Effects of Anaerobically Digested Manure on Soil Fertility. The Field Experiment “SoilEffects”
Since 2011, grass-clover yields and soil characteristics have been studied at Tingvoll farm, with application of digested and non-digested slurry from organic dairy cows. Results are available below.
The Tingvoll farm’s biogas plant has been in operation since 2012. For organic farmers it is important to know if digested slurry could be harmful or less beneficial to soil life than normally treated livestock manure. Maintaining a fertile soil is the basis of organic agriculture, and an active and diverse soil fauna is thus needed to release plant-available nutrients. Producing biogas can contribute to a self-sufficiency in energy on farm level and reduce methane emissions from storage of slurry. On the other hand, the organic carbon in the manure that is converted to biogas could perhaps have served as food for the soil fauna instead? What should organic farmers think about anaerobic digestion of livestock slurry? We are trying to provide some answers in a long-term field experiment called «SoilEffects».
The field trial mimics the crop rotation used by the farmer managing most area on Tingvoll farm to feed the herd of organic dairy cows, with two levels of application of both digested and undigested slurry. The level of corresponds to organic farming with low input of feed produced outside the farm. The high level corresponds to the amount of manure which is commonly available in conventional farming. The same crop is grown on all plots each year. About each 5th year the ley is ploughed and re-established with oats or barley as a cover crop. In the re-establishment year, no manure is applied, and we measure the effect of previous years’ fertilisation. Low and high amounts of normal and digested slurry from the dairy cows on the farm are compared with plots not receiving any fertiliser since 2010.
In the beginning we had two cropping systems, one with perennial ley and one with arable crops. With 4 replicates, we had 20 experimental plots in each system. Due to weed problems in the arable system we changed all plots to perennial ley in 2015. With 8 replicates of each manure treatment we could study some additional effects to the anaerobic digestion of the slurry.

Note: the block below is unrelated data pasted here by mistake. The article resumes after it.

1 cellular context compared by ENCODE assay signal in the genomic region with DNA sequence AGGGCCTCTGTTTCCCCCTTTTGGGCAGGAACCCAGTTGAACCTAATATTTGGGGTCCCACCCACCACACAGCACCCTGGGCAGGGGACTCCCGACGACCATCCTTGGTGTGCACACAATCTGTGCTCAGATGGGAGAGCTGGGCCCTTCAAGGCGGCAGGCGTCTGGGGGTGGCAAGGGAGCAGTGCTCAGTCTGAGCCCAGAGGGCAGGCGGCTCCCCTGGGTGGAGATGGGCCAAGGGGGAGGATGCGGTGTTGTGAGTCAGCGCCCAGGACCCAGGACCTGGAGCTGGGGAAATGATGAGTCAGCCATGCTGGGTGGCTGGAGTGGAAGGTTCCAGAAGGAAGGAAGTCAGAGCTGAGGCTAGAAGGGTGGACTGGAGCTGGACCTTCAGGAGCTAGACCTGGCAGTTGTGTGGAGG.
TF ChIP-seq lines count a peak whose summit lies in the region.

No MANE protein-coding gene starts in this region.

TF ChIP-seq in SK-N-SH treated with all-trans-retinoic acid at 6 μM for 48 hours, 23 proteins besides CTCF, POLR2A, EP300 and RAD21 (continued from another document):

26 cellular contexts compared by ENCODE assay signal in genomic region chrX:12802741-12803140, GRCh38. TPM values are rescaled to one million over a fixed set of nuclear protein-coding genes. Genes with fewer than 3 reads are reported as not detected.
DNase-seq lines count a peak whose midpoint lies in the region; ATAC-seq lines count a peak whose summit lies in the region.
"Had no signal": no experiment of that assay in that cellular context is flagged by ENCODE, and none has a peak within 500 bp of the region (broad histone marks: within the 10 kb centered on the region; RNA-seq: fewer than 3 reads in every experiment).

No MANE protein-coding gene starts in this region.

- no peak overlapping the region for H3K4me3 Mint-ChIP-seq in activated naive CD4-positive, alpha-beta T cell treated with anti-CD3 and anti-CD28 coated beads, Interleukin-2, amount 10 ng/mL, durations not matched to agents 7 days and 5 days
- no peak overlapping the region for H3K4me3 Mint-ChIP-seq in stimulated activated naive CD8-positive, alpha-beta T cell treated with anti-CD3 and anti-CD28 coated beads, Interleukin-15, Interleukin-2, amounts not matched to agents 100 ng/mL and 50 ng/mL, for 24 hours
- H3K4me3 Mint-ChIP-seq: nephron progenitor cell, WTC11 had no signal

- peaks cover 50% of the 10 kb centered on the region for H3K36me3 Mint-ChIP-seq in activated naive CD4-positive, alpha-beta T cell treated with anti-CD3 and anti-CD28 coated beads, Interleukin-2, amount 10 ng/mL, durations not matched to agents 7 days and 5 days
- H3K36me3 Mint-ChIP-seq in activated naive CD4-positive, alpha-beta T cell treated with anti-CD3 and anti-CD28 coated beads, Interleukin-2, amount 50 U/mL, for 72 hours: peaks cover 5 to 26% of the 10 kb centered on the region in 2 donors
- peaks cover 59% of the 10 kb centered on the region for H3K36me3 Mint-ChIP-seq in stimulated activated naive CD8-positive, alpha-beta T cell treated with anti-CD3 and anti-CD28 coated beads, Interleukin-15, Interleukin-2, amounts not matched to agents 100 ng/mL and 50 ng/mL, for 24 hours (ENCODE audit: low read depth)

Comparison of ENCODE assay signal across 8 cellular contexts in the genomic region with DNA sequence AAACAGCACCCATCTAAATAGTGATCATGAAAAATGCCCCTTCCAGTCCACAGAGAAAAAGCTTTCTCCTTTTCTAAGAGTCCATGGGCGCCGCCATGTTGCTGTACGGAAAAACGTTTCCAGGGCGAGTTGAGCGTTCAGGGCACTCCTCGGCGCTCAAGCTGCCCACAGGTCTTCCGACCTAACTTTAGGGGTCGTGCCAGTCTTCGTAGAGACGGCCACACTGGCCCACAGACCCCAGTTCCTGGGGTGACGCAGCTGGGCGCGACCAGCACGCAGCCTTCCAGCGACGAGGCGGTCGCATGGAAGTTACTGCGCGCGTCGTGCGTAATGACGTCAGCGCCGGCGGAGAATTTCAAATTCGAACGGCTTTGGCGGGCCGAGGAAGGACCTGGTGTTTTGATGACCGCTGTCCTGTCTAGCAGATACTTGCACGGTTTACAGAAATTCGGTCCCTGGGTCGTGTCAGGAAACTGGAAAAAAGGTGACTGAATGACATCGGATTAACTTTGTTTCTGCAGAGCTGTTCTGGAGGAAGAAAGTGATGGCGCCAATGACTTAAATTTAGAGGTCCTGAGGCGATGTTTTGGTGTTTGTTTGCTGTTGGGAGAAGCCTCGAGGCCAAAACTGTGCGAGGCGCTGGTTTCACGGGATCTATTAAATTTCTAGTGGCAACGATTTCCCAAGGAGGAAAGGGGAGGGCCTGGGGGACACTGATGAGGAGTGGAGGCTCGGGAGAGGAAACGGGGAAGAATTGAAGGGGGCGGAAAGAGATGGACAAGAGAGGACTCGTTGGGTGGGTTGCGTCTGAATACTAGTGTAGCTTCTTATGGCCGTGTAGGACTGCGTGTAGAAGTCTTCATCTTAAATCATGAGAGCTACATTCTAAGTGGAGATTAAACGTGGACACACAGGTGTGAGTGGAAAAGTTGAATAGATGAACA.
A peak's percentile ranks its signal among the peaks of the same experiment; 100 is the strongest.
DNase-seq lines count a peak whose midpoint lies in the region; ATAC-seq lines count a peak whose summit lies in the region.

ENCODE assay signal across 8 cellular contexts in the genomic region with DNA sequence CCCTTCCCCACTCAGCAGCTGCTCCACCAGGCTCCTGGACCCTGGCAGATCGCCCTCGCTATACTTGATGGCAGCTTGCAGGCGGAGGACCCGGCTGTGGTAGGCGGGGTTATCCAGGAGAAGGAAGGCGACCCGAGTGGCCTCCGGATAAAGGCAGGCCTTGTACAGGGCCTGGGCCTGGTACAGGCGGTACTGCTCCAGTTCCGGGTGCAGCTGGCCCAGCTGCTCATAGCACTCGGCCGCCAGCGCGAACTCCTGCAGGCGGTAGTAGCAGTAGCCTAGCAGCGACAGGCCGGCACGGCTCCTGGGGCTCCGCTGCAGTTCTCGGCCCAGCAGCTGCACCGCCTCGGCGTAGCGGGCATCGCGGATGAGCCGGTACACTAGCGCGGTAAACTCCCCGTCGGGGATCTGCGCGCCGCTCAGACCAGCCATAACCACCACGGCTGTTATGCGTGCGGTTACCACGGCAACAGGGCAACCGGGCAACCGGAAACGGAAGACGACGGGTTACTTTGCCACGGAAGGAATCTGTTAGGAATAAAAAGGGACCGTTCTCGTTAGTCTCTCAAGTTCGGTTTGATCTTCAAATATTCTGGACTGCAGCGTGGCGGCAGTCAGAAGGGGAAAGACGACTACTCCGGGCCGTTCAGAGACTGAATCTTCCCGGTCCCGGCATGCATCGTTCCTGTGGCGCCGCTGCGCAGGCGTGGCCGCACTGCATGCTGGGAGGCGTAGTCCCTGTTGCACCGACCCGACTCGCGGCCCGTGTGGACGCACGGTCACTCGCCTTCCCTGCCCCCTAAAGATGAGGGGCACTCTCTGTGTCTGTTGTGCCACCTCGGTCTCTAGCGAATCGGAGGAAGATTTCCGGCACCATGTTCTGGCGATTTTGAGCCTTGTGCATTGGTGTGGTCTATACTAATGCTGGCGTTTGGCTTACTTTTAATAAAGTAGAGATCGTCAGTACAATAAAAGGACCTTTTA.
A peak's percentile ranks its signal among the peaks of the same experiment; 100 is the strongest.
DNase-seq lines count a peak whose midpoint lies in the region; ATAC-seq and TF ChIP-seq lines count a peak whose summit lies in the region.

In 2016, the experiment was used to study if addition of fine-ground limestone to the manure prior to application could increase the N uptake/decrease N loss during application, as indicated by increased yield of ley. Omya Hustadmarmor AS cooperated in this study. For the second cut, a significant yield increase of 6% (DM) was achieved. For the 1st cut no significant effect was found, but this may be due to that we used manure being stored since 2014 for the first application of manure. Later, fresh manure was used.
In 2018, the experiment was used to study the effect of applying struvite in spring. Struvite is a mineral which may be precipitated in wastewater treatment plants. We received struvite from the Hias IKS treatment plant close to Hamar, Norway. A significant yield increase was achieved in plots receiving no manure, or low amounts of manure. A strong increase in AL-extractable phosphorous in soil was also found. The EU considers allowing struvite for use in certified organic farming, but this decision is dependent on a general acceptance of struvite as a fertiliser in EU.
When the experiment was established in 2011 we acquired funding from the Research Council of Norway (BIONAER programme) and Sparebanken Møre. Later, we received funding from several funding bodies such as funds allocated by the national agricultural agreement, Ministry of Agriculture and Food, Norwegian Agriculture Agency, Møre og Romsdal County Council and the Regional Research Fund for Mid-Norway.
The field experiment is an arena for improving our knowledge, while at the same time enabling us to obtain long-term registrations of yields and soil characteristics under different manuring regimes.